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Transferable strategic meta-reasoning models

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TitleInfo
Title
Transferable strategic meta-reasoning models
Name (type = personal)
NamePart (type = family)
Wunder
NamePart (type = given)
Michael
NamePart (type = date)
1982-
DisplayForm
Michael Wunder
Role
RoleTerm (authority = RULIB)
author
Name (type = personal)
NamePart (type = family)
Stone
NamePart (type = given)
Matthew
DisplayForm
Matthew Stone
Affiliation
Advisory Committee
Role
RoleTerm (authority = RULIB)
chair
Name (type = personal)
NamePart (type = family)
Littman
NamePart (type = given)
Michael
DisplayForm
Michael Littman
Affiliation
Advisory Committee
Role
RoleTerm (authority = RULIB)
internal member
Name (type = personal)
NamePart (type = family)
Hirsh
NamePart (type = given)
Haym
DisplayForm
Haym Hirsh
Affiliation
Advisory Committee
Role
RoleTerm (authority = RULIB)
internal member
Name (type = personal)
NamePart (type = family)
Gal
NamePart (type = given)
Ya'akov
DisplayForm
Ya'akov Gal
Affiliation
Advisory Committee
Role
RoleTerm (authority = RULIB)
outside member
Name (type = corporate)
NamePart
Rutgers University
Role
RoleTerm (authority = RULIB)
degree grantor
Name (type = corporate)
NamePart
Graduate School - New Brunswick
Role
RoleTerm (authority = RULIB)
school
TypeOfResource
Text
Genre (authority = marcgt)
theses
OriginInfo
DateCreated (qualifier = exact)
2013
DateOther (qualifier = exact); (type = degree)
2013-10
Place
PlaceTerm (type = code)
xx
Language
LanguageTerm (authority = ISO639-2b); (type = code)
eng
Abstract (type = abstract)
How do strategic agents make decisions? For the first time, a confluence of advances in agent design, formation of massive online data sets of social behavior, and computational techniques have allowed for researchers to construct and learn much richer models than before. My central thesis is that, when agents engaged in repeated strategic interaction undertake a reasoning or learning process, the behavior resulting from this process can be characterized by two factors: depth of reasoning over base rules and time-horizon of planning. Values for these factors can be learned effectively from interaction and are transferable to new games, producing highly effective strategic responses. The dissertation formally presents a framework for addressing the problem of predicting a population’s behavior using a meta-reasoning model containing these strategic components. To evaluate this model, I explore several experimental case studies that show how to use the framework to predict and respond to behavior using observed data, covering settings ranging from a small number of computer agents to a larger number of human participants.
Subject (authority = RUETD)
Topic
Computer Science
RelatedItem (type = host)
TitleInfo
Title
Rutgers University Electronic Theses and Dissertations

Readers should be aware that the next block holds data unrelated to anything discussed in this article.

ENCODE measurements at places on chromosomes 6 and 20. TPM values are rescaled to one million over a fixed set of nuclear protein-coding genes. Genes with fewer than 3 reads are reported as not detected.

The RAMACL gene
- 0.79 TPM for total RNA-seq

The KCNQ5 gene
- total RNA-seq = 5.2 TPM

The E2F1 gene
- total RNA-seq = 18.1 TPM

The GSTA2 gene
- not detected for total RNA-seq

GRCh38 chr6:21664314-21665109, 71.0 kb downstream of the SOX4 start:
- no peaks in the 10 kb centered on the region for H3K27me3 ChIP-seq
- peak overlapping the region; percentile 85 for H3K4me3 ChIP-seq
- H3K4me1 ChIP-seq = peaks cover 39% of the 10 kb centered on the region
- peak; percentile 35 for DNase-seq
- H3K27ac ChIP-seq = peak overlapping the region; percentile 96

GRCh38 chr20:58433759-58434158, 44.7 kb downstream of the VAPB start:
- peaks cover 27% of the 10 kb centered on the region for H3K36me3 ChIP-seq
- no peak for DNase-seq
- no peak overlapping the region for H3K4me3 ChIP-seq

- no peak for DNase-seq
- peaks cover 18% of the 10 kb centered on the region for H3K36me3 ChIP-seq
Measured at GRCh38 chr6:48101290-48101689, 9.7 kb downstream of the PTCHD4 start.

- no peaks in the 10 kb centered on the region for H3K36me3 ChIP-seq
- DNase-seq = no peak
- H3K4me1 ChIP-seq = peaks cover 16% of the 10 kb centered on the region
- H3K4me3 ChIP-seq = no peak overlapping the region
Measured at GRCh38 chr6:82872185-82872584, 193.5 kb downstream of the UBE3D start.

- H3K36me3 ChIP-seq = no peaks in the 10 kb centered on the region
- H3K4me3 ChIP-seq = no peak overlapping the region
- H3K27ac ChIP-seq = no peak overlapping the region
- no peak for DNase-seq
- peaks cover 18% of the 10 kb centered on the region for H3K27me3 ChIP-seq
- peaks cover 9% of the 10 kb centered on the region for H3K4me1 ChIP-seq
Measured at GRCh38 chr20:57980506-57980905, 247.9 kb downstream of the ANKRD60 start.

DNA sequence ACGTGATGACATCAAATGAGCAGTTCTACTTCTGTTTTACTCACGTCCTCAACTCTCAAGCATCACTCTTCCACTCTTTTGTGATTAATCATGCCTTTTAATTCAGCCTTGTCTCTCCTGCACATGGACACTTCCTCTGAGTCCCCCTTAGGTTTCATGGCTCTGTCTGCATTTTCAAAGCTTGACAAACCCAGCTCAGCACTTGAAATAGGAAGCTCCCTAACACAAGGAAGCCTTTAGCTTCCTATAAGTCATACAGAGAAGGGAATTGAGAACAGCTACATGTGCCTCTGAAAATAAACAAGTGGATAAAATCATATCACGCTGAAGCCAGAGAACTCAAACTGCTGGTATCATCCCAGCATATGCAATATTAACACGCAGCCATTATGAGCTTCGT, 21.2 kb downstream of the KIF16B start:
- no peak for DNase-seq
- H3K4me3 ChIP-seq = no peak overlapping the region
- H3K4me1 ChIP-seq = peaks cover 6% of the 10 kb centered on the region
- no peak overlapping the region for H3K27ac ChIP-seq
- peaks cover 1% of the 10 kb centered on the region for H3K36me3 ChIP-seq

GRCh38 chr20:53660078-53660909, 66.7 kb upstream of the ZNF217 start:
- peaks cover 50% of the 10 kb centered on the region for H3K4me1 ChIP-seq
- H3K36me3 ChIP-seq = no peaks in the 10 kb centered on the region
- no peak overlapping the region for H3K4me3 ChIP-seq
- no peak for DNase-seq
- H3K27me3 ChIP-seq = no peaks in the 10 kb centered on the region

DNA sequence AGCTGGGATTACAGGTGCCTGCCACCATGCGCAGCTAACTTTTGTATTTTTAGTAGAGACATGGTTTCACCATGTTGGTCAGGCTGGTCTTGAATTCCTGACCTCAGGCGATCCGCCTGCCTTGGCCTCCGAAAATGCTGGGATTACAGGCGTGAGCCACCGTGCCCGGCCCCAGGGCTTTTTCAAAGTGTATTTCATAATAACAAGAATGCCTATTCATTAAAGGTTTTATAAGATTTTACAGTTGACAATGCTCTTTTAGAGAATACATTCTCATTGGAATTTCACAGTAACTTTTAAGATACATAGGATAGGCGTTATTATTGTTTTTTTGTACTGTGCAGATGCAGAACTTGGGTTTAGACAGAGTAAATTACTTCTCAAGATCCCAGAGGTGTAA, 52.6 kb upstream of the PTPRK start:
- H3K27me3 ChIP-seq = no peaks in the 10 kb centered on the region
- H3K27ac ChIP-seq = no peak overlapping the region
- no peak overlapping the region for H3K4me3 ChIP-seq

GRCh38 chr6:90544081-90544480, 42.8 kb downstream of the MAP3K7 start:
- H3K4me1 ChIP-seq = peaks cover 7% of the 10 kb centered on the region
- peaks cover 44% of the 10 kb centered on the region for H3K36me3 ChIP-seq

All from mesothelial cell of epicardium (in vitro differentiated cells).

Identifier (type = RULIB)
ETD
Identifier
ETD_5012
PhysicalDescription
Form (authority = gmd)
electronic resource
InternetMediaType
application/pdf
InternetMediaType
text/xml
Extent
xvi, 226 p. : ill.
Note (type = degree)
Ph.D.
Note (type = bibliography)
Includes bibliographical references
Note (type = statement of responsibility)
by Michael Wunder
Subject (authority = ETD-LCSH)
Topic
Machine learning
Subject (authority = ETD-LCSH)
Topic
Decision making--Testing
RelatedItem (type = host)
TitleInfo
Title
Graduate School - New Brunswick Electronic Theses and Dissertations
Identifier (type = local)
rucore19991600001
Location
PhysicalLocation (authority = marcorg); (displayLabel = Rutgers, The State University of New Jersey)
NjNbRU
Identifier (type = doi)
doi:10.7282/T3JH3J8K
Genre (authority = ExL-Esploro)
ETD doctoral
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Rights

RightsDeclaration (ID = rulibRdec0006)
The author owns the copyright to this work.
RightsHolder (type = personal)
Name
FamilyName
Wunder
GivenName
Michael
Role
Copyright Holder
RightsEvent
Type
Permission or license
DateTime (encoding = w3cdtf); (qualifier = exact); (point = start)
2013-09-18 18:53:49
AssociatedEntity
Name
Michael Wunder
Role
Copyright holder
Affiliation
Rutgers University. Graduate School - New Brunswick
AssociatedObject
Type
License
Name
Author Agreement License
Detail
I hereby grant to the Rutgers University Libraries and to my school the non-exclusive right to archive, reproduce and distribute my thesis or dissertation, in whole or in part, and/or my abstract, in whole or in part, in and from an electronic format, subject to the release date subsequently stipulated in this submittal form and approved by my school. I represent and stipulate that the thesis or dissertation and its abstract are my original work, that they do not infringe or violate any rights of others, and that I make these grants as the sole owner of the rights to my thesis or dissertation and its abstract. I represent that I have obtained written permissions, when necessary, from the owner(s) of each third party copyrighted matter to be included in my thesis or dissertation and will supply copies of such upon request by my school. I acknowledge that RU ETD and my school will not distribute my thesis or dissertation or its abstract if, in their reasonable judgment, they believe all such rights have not been secured. I acknowledge that I retain ownership rights to the copyright of my work. I also retain the right to use all or part of this thesis or dissertation in future works, such as articles or books.
Copyright
Status
Copyright protected
Availability
Status
Open
Reason
Permission or license
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Technical

RULTechMD (ID = TECHNICAL1)
ContentModel
ETD
OperatingSystem (VERSION = 5.1)
windows xp
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